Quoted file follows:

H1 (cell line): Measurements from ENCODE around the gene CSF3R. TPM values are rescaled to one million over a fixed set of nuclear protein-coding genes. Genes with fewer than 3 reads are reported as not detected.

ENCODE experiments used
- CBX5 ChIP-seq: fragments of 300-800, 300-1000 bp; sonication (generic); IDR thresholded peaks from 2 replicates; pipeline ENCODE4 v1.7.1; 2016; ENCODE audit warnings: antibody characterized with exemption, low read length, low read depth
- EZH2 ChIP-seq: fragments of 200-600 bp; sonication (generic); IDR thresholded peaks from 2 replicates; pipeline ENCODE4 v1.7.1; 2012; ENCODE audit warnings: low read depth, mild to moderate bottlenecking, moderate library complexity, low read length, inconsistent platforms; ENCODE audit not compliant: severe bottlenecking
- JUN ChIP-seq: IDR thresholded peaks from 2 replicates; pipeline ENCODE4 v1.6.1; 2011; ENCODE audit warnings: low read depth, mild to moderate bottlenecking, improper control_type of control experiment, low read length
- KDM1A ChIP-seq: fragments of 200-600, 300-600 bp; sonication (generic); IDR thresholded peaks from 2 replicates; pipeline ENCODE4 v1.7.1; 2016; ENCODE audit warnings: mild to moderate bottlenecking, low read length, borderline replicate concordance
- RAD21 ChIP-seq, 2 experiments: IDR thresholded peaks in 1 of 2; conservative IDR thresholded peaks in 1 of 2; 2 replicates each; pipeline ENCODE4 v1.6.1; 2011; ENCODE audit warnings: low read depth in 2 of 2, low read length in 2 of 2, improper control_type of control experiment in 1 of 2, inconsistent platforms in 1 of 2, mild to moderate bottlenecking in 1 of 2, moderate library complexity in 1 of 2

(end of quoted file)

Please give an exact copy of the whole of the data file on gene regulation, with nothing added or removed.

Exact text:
H1 (cell line): Measurements from ENCODE around the gene CSF3R. TPM values are rescaled to one million over a fixed set of nuclear protein-coding genes. Genes with fewer than 3 reads are reported as not detected.

ENCODE experiments used
- CBX5 ChIP-seq: fragments of 300-800, 300-1000 bp; sonication (generic); IDR thresholded peaks from 2 replicates; pipeline ENCODE4 v1.7.1; 2016; ENCODE audit warnings: antibody characterized with exemption, low read length, low read depth
- EZH2 ChIP-seq: fragments of 200-600 bp; sonication (generic); IDR thresholded peaks from 2 replicates; pipeline ENCODE4 v1.7.1; 2012; ENCODE audit warnings: low read depth, mild to moderate bottlenecking, moderate library complexity, low read length, inconsistent platforms; ENCODE audit not compliant: severe bottlenecking
- JUN ChIP-seq: IDR thresholded peaks from 2 replicates; pipeline ENCODE4 v1.6.1; 2011; ENCODE audit warnings: low read depth, mild to moderate bottlenecking, improper control_type of control experiment, low read length
- KDM1A ChIP-seq: fragments of 200-600, 300-600 bp; sonication (generic); IDR thresholded peaks from 2 replicates; pipeline ENCODE4 v1.7.1; 2016; ENCODE audit warnings: mild to moderate bottlenecking, low read length, borderline replicate concordance
- RAD21 ChIP-seq, 2 experiments: IDR thresholded peaks in 1 of 2; conservative IDR thresholded peaks in 1 of 2; 2 replicates each; pipeline ENCODE4 v1.6.1; 2011; ENCODE audit warnings: low read depth in 2 of 2, low read length in 2 of 2, improper control_type of control experiment in 1 of 2, inconsistent platforms in 1 of 2, mild to moderate bottlenecking in 1 of 2, moderate library complexity in 1 of 2